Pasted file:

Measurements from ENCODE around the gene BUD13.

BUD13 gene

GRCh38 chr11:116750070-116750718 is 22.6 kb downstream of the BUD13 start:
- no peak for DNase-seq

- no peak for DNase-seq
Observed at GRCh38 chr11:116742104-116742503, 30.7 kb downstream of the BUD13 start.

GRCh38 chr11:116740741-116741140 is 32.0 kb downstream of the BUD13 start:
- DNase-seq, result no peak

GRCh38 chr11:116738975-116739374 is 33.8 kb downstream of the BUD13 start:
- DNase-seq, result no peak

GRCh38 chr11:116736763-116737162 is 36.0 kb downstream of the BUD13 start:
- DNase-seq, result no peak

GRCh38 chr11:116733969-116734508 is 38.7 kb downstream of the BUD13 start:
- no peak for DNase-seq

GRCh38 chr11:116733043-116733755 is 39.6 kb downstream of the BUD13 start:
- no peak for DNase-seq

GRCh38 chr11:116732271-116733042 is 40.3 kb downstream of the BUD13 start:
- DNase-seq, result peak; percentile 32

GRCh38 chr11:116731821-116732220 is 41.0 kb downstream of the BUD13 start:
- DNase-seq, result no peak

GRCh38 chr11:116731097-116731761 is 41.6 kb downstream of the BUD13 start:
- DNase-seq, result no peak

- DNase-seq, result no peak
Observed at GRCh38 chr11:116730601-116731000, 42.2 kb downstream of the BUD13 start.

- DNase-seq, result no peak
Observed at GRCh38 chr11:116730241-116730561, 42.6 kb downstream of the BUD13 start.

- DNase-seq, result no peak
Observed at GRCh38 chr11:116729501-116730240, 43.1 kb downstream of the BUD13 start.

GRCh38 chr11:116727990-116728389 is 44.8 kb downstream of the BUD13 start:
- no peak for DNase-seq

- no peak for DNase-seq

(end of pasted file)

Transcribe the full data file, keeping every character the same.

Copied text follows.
Measurements from ENCODE around the gene BUD13.

BUD13 gene

GRCh38 chr11:116750070-116750718 is 22.6 kb downstream of the BUD13 start:
- no peak for DNase-seq

- no peak for DNase-seq
Observed at GRCh38 chr11:116742104-116742503, 30.7 kb downstream of the BUD13 start.

GRCh38 chr11:116740741-116741140 is 32.0 kb downstream of the BUD13 start:
- DNase-seq, result no peak

GRCh38 chr11:116738975-116739374 is 33.8 kb downstream of the BUD13 start:
- DNase-seq, result no peak

GRCh38 chr11:116736763-116737162 is 36.0 kb downstream of the BUD13 start:
- DNase-seq, result no peak

GRCh38 chr11:116733969-116734508 is 38.7 kb downstream of the BUD13 start:
- no peak for DNase-seq

GRCh38 chr11:116733043-116733755 is 39.6 kb downstream of the BUD13 start:
- no peak for DNase-seq

GRCh38 chr11:116732271-116733042 is 40.3 kb downstream of the BUD13 start:
- DNase-seq, result peak; percentile 32

GRCh38 chr11:116731821-116732220 is 41.0 kb downstream of the BUD13 start:
- DNase-seq, result no peak

GRCh38 chr11:116731097-116731761 is 41.6 kb downstream of the BUD13 start:
- DNase-seq, result no peak

- DNase-seq, result no peak
Observed at GRCh38 chr11:116730601-116731000, 42.2 kb downstream of the BUD13 start.

- DNase-seq, result no peak
Observed at GRCh38 chr11:116730241-116730561, 42.6 kb downstream of the BUD13 start.

- DNase-seq, result no peak
Observed at GRCh38 chr11:116729501-116730240, 43.1 kb downstream of the BUD13 start.

GRCh38 chr11:116727990-116728389 is 44.8 kb downstream of the BUD13 start:
- no peak for DNase-seq

- no peak for DNase-seq